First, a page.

Were you 16 when you started that work experience? 16 year olds can't get much work experience because they're not 18; they can't do anything that requires a specific insurance policy or health and safety legislation, which is what nearly everything in the work place demands. By being in sixth form or college they can be something productive to work towards their futures.
    Yes, I started working at 16 and as I said - at the time, finding a job was a doddle. I remember going to an agency the afternoon after my last GCSE and I was in work the next Monday and upgraded to a permanent job a couple of weeks later.

    What do you mean by saying that 16 year olds 'can't do anything that requires a specific insurance policy'? Are you making this up off the top of your head? I worked full time from 16-18 and never had any problems with this.

    Also, on the other side of things, as an insurance underwriter dealing with casualty insurance, predominantly in the construction trade - I also underwrote employers and public liability for construction firms, many of whom employed 16-18 year old labourers or apprentices.

    Yes, there is specific legislation for employees under 18 - most of it concerning working hours but it isn't as restrictive as you seem to imagine...

    (Original post by Snowfreeze)
    'The economic climate will eventually improve' - when exactly? When mass unemployment hits a 100 year high, with everyone without some sort of qualification can't get a job, because the market is so over populated with people who have at least something to their name? You can't just say that things will improve and stick it out, it just can't work like that.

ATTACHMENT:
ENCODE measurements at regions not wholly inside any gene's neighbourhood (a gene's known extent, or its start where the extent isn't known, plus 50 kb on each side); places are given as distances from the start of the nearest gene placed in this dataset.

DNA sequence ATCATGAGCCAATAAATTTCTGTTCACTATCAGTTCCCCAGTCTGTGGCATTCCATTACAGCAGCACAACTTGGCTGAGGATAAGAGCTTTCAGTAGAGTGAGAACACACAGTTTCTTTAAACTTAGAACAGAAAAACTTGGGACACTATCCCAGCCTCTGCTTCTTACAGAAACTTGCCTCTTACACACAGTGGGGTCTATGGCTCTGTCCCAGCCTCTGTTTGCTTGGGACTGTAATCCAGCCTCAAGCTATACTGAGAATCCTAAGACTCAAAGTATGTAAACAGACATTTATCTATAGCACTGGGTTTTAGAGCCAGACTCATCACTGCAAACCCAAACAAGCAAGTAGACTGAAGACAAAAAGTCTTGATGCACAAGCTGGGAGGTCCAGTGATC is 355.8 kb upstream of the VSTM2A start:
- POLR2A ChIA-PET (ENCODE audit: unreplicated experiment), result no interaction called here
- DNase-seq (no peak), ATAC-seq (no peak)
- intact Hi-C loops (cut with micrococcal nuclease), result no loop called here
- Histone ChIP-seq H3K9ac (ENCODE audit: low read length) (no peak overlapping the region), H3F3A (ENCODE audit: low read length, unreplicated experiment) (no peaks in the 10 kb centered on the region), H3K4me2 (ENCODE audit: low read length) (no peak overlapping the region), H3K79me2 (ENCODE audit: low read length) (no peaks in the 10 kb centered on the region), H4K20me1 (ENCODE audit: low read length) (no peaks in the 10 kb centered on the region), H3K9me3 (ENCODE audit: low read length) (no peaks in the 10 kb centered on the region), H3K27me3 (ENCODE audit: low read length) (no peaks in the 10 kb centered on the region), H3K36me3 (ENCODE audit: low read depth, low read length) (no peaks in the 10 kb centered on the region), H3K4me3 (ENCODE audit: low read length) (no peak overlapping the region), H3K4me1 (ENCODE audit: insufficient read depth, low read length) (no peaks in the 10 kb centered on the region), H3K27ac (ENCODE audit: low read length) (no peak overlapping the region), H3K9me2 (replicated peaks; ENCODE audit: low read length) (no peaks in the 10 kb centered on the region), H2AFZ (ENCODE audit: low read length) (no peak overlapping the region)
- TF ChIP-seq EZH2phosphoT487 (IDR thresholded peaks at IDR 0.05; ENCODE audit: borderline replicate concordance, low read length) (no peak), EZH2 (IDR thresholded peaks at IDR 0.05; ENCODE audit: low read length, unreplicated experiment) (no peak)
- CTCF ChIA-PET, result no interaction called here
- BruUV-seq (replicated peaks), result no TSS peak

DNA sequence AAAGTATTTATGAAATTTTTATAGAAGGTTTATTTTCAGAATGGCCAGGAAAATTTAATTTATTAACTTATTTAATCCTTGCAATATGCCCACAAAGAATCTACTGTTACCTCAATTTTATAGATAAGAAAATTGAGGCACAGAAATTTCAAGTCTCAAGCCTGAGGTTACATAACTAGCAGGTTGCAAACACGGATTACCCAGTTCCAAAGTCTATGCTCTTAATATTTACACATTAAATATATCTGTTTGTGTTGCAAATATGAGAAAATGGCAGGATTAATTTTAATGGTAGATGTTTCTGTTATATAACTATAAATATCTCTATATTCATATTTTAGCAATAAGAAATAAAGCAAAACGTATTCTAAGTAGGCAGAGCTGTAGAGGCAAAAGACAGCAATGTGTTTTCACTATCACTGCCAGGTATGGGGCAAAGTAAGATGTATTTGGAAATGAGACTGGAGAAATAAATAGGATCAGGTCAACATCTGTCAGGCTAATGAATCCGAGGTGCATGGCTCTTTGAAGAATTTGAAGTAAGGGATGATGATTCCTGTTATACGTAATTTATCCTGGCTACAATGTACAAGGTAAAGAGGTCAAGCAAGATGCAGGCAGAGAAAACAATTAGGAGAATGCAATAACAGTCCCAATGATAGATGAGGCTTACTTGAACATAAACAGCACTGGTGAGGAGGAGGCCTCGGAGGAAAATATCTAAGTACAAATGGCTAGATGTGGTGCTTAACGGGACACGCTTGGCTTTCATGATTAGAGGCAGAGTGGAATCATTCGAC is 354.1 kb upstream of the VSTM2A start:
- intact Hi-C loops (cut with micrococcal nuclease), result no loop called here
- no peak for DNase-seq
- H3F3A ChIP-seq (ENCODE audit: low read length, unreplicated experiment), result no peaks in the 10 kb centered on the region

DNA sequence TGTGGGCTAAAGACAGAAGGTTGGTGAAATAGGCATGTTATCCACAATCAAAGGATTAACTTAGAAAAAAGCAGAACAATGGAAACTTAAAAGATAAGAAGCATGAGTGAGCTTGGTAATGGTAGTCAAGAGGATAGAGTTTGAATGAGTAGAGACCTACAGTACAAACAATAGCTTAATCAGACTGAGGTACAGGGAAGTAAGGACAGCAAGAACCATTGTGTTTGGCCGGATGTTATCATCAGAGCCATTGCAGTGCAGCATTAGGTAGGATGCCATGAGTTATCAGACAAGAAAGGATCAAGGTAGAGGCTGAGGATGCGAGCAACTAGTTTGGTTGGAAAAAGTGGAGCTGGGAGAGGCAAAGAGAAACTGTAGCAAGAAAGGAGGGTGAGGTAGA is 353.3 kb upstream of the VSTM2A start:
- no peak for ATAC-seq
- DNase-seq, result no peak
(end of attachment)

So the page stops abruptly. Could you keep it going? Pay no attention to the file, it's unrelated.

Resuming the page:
We had the same thing in the late 70s/early 80s and also in the early to mid 90s. In fact, unemployment was higher in 1992 then it is now.

    Seasons come and go.

    My point however, was that even though the economy as a whole is on the slide - that doesn't mean that everyone going to university is going to help things. Of course, it does in the short term because it means young people are doing something else for a few years and don't count as unemployed.

    The fact still remains that there are many career paths where university isn't much of an advantage to you and going for the sake of it could be a waste of time. Just because there are less jobs in total doesn't mean that graduates (in general) are going to find employment any easier. Look at how many of them fight over the same few crappy graduate schemes, fail and then end up fighting for a retail job where they are at a disadvantage against people who left school at 16 and have a decent few years work experience.